Social Bookmarking within Connections is provided by the well-known Dogear application created by IBM Research in Cambridge. It was one of the first enterprise social bookmarking tools. In 2004 some IBMers were using del.icio.us but it had its limits. There were also security concerns with having bookmarks on a publically available site, and while you could bookmark internal pages, metadata on that bookmark could share confidential information. Once inside the firewall, the developers added authentication and other features. While they provide the opportunity to make bookmark private, about 4% are marked this way. You can view most popular bookmarks and tags and filter tags to view related ones. You can create watch lists to see what people are doing in Dogear, as well as to follow your favorite tags. You can see who has watch listed you. Within the enterprise you can use tags to find people with similar interests and build your reputation. Internal thought leaders develop a following through watch lists without having to write a blog. You can also provide notifications of tags and write a comment, saving the trouble of writing an email. You can also filter your tags by asking to see only combinations of tags. Now there are over 418,000 public bookmarks within IBM on Dogear.
Activities is another tool developed by IBM Research. It is designed to simplify the work process by connecting the many different communication channels and social software functions related to a single project. It takes the information out of the silos of individual tool and makes information activity centric. You can information directly into Activities or drag and drop information from other tools and add comments. It also has calendaring and contact information. Here is an Activity list with prioritized activities.
Connections allows for extensions through plug-ins that allow you to embed Connections into other tools. This is a good idea and Suzanne said it has increased adoption. You access Connections through Microsoft Office tools, as well as Lotus Symphony. IBM Research and the CIO office are working on new features and capabilities. People have seen the popularity of twitter so now there is an experimental BlueTwit for inside IBM. The Beehive tools are exploring how to use Facebook features like fun walls, photo posting, and high 5’s inside the enterprise. With the opportunity for use and testing within the large IBM population, potential products can be evaluated on usage data across a range of audiences, not just the IT people.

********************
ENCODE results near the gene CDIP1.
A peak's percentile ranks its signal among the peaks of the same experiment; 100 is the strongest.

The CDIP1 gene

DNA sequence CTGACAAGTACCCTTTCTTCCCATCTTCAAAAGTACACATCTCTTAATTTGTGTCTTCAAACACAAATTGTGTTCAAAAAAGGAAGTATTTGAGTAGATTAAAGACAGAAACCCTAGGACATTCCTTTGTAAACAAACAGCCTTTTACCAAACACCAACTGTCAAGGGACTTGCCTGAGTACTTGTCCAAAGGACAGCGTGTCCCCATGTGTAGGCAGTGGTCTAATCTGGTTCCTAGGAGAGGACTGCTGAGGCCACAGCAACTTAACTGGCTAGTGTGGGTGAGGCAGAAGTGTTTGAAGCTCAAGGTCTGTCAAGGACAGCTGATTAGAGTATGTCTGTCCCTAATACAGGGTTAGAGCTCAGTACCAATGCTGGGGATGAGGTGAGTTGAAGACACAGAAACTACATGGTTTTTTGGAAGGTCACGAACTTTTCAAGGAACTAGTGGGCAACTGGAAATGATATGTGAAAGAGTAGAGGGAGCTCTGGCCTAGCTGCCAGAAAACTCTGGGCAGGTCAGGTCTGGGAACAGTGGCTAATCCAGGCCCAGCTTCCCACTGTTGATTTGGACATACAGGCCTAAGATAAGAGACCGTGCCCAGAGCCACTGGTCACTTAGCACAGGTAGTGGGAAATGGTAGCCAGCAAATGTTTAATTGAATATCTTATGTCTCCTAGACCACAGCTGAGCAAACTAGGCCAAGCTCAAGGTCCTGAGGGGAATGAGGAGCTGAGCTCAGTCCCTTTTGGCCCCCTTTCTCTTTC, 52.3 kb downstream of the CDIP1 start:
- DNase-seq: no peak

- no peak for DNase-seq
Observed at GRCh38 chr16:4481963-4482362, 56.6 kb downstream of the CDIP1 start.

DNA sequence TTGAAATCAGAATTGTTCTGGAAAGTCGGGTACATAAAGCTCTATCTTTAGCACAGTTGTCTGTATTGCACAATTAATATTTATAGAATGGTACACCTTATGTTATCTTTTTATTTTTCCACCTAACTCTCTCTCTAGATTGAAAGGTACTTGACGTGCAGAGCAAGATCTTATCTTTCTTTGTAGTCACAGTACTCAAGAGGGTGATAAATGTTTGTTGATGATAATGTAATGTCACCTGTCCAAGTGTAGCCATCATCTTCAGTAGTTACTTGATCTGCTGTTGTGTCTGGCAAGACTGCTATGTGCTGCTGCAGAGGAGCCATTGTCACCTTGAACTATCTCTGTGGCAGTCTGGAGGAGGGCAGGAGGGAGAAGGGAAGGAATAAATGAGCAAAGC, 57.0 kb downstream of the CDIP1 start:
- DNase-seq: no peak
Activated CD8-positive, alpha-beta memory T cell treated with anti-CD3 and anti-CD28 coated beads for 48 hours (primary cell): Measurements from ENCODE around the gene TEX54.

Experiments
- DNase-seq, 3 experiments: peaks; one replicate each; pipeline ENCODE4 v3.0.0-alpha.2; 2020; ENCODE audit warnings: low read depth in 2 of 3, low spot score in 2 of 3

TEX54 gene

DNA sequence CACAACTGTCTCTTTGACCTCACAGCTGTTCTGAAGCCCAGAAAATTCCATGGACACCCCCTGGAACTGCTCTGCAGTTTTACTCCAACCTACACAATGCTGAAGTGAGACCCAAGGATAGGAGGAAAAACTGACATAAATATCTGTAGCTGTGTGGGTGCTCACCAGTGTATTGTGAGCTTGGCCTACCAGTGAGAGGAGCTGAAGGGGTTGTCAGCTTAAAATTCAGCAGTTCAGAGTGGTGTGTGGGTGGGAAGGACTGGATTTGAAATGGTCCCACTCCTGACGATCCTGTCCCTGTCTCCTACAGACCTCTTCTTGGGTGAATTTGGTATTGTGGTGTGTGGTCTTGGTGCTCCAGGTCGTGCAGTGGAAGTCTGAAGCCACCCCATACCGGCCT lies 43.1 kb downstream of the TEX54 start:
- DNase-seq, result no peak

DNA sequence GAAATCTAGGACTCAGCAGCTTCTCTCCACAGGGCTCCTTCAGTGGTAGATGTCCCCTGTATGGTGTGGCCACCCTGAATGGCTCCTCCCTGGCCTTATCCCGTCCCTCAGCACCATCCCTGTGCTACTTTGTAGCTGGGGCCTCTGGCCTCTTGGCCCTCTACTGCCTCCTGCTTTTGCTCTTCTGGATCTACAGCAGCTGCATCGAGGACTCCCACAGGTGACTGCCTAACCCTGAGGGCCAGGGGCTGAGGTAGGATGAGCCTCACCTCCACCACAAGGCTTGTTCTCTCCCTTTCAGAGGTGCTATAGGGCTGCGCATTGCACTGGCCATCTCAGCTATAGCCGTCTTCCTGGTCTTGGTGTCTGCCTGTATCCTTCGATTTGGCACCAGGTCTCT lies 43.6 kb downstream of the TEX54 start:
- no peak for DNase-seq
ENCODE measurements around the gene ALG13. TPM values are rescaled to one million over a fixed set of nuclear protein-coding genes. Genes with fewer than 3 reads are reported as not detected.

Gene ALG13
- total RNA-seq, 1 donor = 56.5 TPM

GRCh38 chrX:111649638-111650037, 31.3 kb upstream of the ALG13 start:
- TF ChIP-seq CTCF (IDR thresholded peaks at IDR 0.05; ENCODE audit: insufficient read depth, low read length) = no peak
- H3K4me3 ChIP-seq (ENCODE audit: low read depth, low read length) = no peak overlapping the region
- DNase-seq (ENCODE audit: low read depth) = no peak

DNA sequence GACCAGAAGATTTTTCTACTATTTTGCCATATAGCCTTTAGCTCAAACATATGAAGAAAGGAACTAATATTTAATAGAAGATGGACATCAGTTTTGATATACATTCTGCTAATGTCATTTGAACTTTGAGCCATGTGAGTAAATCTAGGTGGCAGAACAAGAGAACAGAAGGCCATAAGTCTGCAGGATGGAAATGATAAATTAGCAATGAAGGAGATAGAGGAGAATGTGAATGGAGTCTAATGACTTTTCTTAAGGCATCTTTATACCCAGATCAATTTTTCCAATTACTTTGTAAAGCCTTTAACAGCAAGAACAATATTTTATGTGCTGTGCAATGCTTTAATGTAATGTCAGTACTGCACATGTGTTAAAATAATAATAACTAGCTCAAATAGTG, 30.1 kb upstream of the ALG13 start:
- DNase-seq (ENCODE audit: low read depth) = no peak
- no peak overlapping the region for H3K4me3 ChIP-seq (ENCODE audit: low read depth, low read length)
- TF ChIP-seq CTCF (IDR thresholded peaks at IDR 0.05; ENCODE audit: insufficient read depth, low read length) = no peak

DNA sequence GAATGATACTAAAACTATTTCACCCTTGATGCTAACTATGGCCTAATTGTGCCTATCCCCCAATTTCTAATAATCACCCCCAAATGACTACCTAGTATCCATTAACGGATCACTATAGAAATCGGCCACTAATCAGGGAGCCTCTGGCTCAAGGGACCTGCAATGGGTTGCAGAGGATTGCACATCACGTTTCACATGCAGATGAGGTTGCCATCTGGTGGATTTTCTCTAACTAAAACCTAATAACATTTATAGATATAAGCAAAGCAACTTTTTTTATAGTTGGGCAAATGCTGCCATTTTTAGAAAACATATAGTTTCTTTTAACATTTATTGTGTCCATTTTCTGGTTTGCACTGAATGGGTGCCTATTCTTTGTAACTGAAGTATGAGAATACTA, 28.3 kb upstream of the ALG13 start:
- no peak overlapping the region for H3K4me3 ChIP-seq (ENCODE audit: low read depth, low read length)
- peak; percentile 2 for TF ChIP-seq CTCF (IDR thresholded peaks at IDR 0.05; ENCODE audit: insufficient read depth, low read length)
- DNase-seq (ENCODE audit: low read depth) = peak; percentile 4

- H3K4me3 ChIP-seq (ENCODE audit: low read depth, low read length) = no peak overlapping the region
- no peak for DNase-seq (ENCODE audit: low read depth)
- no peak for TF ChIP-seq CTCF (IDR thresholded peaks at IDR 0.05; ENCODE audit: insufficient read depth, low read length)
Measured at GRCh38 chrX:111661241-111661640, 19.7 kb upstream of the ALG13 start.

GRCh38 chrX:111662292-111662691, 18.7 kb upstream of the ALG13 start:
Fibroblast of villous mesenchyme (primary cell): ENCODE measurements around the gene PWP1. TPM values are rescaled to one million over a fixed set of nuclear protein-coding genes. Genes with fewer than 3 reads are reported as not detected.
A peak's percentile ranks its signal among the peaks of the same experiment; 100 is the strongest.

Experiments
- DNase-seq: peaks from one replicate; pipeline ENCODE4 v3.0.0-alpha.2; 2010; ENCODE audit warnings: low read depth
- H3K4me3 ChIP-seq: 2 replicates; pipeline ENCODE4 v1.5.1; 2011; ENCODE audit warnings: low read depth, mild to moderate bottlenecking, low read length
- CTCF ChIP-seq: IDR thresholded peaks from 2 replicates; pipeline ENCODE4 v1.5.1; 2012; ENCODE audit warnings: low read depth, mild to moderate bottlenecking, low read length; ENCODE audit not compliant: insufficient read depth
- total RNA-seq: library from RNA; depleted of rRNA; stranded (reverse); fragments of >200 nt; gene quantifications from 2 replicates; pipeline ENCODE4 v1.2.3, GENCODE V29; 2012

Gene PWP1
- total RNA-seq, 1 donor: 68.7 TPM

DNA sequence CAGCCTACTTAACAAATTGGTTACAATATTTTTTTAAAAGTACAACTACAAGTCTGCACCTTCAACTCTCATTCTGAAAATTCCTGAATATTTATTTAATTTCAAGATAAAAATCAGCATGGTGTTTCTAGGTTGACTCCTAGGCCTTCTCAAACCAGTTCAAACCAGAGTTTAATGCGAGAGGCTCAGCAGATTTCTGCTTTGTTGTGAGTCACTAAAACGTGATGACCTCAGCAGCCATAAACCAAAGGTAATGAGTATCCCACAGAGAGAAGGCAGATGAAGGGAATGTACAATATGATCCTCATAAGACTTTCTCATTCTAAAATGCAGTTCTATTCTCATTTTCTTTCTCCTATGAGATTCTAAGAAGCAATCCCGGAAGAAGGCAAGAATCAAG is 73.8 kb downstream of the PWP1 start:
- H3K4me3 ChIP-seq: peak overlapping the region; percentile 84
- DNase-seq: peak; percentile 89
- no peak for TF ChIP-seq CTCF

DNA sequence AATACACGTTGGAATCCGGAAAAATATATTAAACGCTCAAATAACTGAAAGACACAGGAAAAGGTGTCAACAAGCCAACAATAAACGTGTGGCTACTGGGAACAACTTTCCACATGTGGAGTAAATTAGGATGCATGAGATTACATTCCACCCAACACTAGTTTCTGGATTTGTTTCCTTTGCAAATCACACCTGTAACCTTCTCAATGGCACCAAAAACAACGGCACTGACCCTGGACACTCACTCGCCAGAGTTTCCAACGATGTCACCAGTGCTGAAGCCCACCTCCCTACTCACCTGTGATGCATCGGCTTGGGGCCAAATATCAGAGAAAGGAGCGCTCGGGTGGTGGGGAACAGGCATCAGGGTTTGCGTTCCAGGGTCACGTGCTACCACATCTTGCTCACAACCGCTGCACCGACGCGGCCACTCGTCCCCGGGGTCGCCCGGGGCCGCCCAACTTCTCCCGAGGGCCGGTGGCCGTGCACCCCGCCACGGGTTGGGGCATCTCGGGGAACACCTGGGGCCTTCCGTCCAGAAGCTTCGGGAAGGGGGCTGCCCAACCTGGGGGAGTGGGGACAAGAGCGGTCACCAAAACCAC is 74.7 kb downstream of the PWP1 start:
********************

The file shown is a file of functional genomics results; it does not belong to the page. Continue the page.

I asked Suzanne about how people can deploy Connections as they are misunderstanding in the market on this issue. You do not need to purchase or have IBM Websphere Portal Server or other IBM products. Connections is offered as a standalone suite of tools. You are provided Websphere application server and access to DB2 at no extra charge. You can also use other databases such as SQL and Oracle. IBM also provides standalone versions of Profiles and Activities. Connections is an on-premise software offering. However, some IBM partners will host it for you, and IBM itself is now offering BlueHouse, a hosting service for small firms, which includes some elements of Connections.
Lotus has been developing community-based software long before Web 2.0. Now with IBM Research and an active CIO office testing new ideas on a portion of the over 500,000 IBMers and external people in the IBM environment, it gives them an opportunity to really test and improve social software in a large enterprise context. I am going to be having several more conversations with Suzanne this summer on this application development process and some of the other tools that have emerged.